LEGAL Aid funding has reached ``crisis point'' and could see people jailed unnecessarily, the Law Society of Tasmania has said.
The Tasmanian Legal Aid Commission yesterday released a new funding policy stating it would not fund legal representation in a range of family law matters, including trials unless the other party had private legal representation, or in some criminal matters.
Law Society vice-president Anthony Mihal said the changes would impact on the most vulnerable Tasmanians.
Mr Mihal said while legal aid would still be available for applications for breach of bail or breach of suspended sentence if they were heard concurrently with other, funded matters, those left unrepresented would be much more likely to be incarcerated.
``If we have a situation where people are actually jailed because of a lack of Legal Aid resources, it's fair to call it a funding crisis,'' he said.
Mr Mihal said the fault lay not with the commission but with state and federal governments that had underfunded it.
Legal Aid Commission director Norman Raeburn said the commission had overspent in July and August, and did not have any reserve funding to support an over-allocation of aid.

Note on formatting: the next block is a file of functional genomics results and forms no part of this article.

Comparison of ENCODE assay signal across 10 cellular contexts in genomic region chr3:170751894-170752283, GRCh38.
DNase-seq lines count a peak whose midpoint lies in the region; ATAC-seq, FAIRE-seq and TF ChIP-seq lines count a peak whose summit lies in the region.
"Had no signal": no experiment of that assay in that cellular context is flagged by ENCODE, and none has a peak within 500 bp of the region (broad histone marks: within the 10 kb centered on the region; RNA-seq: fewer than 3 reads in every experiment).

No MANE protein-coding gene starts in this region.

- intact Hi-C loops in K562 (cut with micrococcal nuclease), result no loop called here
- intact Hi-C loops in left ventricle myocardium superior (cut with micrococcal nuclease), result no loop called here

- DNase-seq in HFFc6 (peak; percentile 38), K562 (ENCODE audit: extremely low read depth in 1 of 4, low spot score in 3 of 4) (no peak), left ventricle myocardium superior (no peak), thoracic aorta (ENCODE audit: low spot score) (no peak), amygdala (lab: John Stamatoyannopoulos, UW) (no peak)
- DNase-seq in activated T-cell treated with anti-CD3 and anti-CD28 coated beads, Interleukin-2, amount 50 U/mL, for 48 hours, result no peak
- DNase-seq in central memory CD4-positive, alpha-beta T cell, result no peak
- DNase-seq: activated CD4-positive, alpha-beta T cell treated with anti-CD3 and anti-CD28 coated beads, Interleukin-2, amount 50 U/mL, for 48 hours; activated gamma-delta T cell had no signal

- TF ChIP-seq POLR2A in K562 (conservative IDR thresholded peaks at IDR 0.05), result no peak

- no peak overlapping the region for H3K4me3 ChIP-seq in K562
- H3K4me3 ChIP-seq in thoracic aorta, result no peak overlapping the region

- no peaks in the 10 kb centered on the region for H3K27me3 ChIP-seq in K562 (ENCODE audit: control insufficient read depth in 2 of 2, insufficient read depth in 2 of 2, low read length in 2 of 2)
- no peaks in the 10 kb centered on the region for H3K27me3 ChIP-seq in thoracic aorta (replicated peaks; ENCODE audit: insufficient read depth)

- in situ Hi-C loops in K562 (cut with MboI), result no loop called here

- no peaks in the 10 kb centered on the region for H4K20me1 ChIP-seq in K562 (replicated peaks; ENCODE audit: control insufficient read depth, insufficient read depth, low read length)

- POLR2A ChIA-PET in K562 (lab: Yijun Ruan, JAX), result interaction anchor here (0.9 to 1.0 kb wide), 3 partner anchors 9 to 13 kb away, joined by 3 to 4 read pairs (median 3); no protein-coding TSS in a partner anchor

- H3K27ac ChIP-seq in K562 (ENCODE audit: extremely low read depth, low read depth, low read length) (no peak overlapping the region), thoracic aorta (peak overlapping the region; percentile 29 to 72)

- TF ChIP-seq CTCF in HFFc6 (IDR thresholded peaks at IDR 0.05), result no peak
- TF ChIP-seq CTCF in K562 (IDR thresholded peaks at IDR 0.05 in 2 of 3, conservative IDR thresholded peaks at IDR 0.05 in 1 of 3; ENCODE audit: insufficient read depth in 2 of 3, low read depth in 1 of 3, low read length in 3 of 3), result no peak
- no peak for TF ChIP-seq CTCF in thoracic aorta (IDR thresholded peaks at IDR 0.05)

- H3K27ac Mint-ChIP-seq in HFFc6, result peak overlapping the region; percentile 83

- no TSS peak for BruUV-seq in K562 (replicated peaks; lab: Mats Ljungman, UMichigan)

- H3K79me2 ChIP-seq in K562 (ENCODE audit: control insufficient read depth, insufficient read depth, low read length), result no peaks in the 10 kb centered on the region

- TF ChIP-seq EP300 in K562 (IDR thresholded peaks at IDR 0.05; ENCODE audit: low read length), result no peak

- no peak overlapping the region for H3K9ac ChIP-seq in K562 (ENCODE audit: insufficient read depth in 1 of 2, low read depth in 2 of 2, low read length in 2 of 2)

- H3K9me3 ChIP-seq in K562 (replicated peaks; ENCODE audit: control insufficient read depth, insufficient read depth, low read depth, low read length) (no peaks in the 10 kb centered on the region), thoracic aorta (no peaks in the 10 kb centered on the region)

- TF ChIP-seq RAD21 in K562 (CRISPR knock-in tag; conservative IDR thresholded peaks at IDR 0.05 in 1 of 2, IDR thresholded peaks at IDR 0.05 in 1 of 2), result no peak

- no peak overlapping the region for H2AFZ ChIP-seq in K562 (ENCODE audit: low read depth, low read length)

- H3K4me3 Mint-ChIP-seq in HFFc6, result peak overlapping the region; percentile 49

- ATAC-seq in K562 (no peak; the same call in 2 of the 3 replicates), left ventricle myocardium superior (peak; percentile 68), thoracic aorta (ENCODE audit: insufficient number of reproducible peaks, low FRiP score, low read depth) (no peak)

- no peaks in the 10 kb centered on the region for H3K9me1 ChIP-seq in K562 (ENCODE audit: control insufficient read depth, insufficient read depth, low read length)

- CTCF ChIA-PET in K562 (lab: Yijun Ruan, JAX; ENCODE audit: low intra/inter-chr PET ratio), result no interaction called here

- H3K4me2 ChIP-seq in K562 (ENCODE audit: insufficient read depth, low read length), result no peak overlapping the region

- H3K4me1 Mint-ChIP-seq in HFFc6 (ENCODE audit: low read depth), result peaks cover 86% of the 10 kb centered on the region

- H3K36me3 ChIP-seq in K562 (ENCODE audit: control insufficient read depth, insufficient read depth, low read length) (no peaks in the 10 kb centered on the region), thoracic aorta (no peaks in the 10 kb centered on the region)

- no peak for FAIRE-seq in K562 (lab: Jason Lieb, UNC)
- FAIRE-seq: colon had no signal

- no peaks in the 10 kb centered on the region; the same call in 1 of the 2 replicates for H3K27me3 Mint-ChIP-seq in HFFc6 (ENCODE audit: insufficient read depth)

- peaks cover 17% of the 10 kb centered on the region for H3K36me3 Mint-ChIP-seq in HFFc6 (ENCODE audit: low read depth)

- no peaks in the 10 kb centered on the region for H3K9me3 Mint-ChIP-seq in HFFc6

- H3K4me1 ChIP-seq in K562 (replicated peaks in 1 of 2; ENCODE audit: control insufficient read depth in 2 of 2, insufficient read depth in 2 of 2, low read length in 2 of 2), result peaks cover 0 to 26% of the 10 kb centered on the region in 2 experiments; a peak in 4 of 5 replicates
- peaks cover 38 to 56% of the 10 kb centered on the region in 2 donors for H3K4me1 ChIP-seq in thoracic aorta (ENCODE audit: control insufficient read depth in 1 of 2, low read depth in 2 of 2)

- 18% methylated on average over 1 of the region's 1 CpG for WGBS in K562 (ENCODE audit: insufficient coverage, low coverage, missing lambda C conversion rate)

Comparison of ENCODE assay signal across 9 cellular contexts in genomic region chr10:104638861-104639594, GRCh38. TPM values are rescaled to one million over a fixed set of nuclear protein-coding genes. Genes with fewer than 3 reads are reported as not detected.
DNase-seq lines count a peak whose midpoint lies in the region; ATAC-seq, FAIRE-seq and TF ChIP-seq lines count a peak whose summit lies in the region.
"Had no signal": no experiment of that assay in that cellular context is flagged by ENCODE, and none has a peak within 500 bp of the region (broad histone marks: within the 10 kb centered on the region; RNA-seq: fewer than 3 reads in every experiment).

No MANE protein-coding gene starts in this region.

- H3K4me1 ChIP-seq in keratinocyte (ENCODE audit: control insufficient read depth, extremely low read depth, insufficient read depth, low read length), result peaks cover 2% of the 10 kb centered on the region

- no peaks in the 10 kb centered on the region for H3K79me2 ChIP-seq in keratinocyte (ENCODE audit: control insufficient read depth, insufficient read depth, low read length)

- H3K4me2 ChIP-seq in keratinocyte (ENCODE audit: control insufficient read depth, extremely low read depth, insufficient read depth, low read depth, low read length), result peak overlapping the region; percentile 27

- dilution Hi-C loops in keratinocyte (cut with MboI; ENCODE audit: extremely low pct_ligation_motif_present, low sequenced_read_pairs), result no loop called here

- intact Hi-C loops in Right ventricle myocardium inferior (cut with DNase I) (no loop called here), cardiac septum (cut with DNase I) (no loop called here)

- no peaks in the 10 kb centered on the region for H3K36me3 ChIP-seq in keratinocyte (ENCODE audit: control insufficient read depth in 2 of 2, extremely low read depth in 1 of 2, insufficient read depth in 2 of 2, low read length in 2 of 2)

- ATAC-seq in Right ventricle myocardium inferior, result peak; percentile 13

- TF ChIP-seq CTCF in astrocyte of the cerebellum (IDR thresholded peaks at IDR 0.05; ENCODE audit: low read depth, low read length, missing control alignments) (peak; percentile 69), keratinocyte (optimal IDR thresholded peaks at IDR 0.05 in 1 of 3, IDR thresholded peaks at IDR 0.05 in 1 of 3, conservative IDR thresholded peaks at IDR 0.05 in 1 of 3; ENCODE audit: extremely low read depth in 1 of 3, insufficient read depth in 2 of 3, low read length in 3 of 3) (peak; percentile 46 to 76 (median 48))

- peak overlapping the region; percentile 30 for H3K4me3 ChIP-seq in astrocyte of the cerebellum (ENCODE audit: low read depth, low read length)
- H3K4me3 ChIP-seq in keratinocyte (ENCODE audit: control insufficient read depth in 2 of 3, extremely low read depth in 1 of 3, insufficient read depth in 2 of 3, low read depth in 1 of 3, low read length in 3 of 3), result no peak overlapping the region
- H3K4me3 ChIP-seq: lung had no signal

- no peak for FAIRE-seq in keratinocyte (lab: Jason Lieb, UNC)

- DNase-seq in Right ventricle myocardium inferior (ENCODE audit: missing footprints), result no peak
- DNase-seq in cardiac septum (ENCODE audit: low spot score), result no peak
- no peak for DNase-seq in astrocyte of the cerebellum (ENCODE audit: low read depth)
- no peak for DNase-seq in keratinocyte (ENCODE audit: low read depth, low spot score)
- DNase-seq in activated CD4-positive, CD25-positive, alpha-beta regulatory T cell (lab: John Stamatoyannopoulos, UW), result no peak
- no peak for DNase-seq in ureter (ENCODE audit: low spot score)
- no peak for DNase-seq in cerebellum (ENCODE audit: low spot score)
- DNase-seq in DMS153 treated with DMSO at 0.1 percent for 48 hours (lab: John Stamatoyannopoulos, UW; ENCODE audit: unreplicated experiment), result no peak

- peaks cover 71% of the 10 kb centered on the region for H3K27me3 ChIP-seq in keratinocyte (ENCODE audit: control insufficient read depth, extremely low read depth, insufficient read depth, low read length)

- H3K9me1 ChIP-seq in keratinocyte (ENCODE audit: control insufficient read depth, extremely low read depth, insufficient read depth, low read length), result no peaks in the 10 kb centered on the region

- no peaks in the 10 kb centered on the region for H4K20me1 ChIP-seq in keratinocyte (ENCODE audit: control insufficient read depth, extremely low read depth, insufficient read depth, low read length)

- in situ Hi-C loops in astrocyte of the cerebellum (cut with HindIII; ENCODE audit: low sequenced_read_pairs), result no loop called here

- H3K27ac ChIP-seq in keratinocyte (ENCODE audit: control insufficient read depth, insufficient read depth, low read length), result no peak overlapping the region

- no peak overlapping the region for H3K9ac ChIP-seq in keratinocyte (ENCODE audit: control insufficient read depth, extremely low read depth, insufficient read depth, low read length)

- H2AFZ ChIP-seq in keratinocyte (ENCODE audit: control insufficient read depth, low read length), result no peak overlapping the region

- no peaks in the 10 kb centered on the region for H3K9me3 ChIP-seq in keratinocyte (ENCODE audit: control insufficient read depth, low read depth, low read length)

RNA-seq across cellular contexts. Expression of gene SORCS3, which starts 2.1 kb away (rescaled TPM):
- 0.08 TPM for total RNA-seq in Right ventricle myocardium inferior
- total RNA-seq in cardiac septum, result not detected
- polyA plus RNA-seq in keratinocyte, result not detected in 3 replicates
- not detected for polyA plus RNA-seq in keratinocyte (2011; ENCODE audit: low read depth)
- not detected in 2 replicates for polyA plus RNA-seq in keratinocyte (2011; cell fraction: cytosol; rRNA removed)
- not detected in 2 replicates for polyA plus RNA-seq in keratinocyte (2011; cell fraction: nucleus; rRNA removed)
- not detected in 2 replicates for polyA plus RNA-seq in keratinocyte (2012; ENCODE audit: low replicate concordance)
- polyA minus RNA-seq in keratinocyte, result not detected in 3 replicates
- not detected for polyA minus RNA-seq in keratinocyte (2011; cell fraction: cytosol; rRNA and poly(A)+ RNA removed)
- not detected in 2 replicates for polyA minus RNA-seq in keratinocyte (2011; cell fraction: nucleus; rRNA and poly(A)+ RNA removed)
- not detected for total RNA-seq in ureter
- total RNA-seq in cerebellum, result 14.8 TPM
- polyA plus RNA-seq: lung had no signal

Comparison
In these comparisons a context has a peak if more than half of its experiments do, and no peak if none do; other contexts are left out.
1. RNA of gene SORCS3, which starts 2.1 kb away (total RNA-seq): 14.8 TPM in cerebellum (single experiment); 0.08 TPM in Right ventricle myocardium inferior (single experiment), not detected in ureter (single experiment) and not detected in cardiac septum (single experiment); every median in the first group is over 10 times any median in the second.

``It looks kind of vaguely horrifying, but in terms of the impact it's not as bad as it looks,'' Mr Raeburn said.
Attorney-General Brian Wightman said the commission's decision to cut services was ``disappointing'' as it had received $1.5 million extra state funding.
Australian Lawyers Alliance spokesman Greg Barns said the whole system of legal aid should be reviewed to see if it could be delivered more efficiently.
``No person who is facing jail should be unrepresented,'' Mr Barns said.
Women's Legal Centre managing solicitor Susan Fahey said rejected cases would be pushed to community legal centres, which were already over capacity.